Parallel to the very large scholarly interest in trust, scholars in management and related disciplines have made the case for the importance of distrust as a related but distinct construct. This paper critically assesses current literature on distrust in organizational settings. We first take stock of the extant research on organizational distrust and suggest an integrative framework. Second, to underpin research on organizational distrust, we examine the different scholarly perspectives on the conceptual relationship between trust and distrust. In turn, we discuss key issues to position research on trust and distrust. Third, we highlight empirical evidence on the role of distrust as opposed to that of trust. We specifically discuss alternative approaches and implications about how distrust and trust can be empirically distinguished. Fourth, we make suggestions to integrate distrust research into relationship repair literature. Fifth, we summarize our review and point to specific areas for new theoretical and empirical research on distrust, particularly at the organizational level. Finally, we discuss specific empirical challenges in this growing literature. Based on our systematic discussion of the organizational distrust literature, we believe that we have opened up prospective avenues to advance distrust research in strategic management.
Revisiting the Foundations of Organizational Distrust systematically discuss the theoretical perspectives on the relationship between distrust and trust, highlights the potential research opportunities and challenges pertinent to distrust studies, and draws implications of distrust research for strategic management.
The literature on distrust has grown substantially since the beginning of the 1960s. One initial observation is that the extant research uses many different definitions and perspectives on distrust, and this diversity exacerbates the fragmentation of the literature. The variety of perspectives on distrust only re-emphasizes the necessity of gaining a better understanding of how distrust links to and distinguishes itself from trust before exploring the prospect and challenges of distrust research, particularly for scholars in strategic management. More specifically, it is crucial to draw attention to the novel insights that distrust studies may bring about for strategic management and organizational theory scholars.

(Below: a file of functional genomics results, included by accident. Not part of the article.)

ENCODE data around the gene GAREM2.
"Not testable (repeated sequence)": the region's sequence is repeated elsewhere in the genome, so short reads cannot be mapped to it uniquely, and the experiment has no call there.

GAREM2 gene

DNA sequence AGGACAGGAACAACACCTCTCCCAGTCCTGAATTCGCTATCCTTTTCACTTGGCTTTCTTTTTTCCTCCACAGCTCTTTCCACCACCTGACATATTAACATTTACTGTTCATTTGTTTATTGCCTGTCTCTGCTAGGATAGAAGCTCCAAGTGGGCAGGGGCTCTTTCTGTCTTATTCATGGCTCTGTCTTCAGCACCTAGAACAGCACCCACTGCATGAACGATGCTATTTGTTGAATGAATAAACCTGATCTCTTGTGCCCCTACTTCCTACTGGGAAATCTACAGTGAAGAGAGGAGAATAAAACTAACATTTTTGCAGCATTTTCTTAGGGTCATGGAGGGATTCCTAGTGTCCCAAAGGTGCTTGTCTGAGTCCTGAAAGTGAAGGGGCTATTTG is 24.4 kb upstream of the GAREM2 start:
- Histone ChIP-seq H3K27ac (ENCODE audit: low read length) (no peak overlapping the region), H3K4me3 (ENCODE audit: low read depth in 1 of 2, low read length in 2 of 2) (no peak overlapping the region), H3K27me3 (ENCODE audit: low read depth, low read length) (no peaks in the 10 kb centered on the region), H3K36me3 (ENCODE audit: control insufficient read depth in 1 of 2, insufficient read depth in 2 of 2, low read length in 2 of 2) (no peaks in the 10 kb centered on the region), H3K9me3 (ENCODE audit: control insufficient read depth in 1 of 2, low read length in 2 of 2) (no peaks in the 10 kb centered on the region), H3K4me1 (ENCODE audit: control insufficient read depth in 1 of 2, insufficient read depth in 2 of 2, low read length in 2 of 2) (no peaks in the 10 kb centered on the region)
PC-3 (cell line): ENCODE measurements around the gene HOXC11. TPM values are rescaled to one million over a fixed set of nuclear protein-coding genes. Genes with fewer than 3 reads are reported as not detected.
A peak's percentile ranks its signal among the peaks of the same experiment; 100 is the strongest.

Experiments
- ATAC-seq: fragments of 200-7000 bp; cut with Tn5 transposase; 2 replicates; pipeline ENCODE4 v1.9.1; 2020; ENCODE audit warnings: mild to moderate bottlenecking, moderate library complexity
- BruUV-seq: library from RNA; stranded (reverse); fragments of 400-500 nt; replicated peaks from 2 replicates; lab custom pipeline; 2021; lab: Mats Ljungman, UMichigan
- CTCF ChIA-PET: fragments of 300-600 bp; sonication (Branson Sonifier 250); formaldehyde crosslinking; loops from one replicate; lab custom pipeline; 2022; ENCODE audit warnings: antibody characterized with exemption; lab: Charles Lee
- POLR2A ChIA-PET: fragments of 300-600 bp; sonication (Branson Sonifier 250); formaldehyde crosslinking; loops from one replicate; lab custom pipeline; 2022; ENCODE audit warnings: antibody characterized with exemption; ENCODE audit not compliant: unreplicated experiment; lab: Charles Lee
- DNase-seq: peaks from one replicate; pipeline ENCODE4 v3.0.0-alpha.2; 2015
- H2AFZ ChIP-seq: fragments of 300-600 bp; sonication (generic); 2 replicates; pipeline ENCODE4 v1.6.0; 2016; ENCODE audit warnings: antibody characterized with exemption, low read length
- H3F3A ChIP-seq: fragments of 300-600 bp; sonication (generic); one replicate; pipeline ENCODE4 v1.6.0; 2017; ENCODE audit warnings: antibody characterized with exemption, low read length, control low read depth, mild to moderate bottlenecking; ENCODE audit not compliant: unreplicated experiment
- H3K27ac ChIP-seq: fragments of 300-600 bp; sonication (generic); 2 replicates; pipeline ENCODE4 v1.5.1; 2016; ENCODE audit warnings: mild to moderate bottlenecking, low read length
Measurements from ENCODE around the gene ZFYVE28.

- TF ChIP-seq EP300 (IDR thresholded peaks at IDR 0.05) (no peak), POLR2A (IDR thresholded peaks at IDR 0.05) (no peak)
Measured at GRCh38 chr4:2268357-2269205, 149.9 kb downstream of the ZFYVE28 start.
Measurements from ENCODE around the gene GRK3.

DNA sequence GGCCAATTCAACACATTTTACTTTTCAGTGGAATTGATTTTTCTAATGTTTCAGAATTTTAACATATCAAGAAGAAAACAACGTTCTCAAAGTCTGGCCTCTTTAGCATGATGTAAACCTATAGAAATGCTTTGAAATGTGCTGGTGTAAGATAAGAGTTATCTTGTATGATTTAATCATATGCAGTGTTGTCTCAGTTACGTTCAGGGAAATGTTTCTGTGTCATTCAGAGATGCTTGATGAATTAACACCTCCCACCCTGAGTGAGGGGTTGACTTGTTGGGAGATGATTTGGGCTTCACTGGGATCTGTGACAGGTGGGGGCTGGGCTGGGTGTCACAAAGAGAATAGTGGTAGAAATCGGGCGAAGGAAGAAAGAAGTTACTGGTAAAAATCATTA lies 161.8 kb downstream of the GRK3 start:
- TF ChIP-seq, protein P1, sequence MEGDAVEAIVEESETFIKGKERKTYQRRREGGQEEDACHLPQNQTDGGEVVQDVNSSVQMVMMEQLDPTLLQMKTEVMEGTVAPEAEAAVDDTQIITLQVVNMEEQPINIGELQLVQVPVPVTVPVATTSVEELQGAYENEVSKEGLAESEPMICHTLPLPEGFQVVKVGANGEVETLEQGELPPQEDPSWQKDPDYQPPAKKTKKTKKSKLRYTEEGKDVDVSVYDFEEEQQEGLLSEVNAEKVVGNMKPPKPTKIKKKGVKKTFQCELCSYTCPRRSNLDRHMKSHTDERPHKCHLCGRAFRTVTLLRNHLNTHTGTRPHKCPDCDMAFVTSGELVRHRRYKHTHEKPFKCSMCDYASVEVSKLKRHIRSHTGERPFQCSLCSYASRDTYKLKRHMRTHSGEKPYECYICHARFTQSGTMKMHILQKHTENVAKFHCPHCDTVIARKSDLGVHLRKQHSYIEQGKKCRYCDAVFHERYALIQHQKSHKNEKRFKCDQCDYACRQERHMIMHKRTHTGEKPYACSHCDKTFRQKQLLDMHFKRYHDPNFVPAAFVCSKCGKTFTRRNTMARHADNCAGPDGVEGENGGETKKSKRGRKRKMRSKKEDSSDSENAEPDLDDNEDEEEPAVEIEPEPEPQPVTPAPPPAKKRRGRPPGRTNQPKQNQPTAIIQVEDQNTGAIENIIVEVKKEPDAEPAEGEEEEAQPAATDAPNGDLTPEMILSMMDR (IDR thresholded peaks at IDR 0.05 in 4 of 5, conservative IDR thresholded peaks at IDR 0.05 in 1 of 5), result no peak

The analysis is organized into six parts: (1) discussing extant research on distrust in organizational settings; (2) examining various theoretical perspectives on the relationship between trust and distrust; (3) illustrating the extant empirical evidence of the relationship between trust and distrust; (4) considering the potential role of distrust in relationship repair; (5) pointing out specific research avenues in strategy areas; and (6) highlighting empirical challenges of studying distrust in organizational settings. Based on an examination of existing research on distrust in organizational settings in the first section, the authors extend the discussion to various theoretical perspectives and empirical evidence of the relationship between trust and distrust in the following sections. The authors also suggest specific promising research opportunities and challenges of distrust studies in the last three sections. As distrust spans many different research areas, Revisiting the Foundations of Organizational Distrust should be of interest to scholars in management as well as in the sociology of organizations and organizational psychology.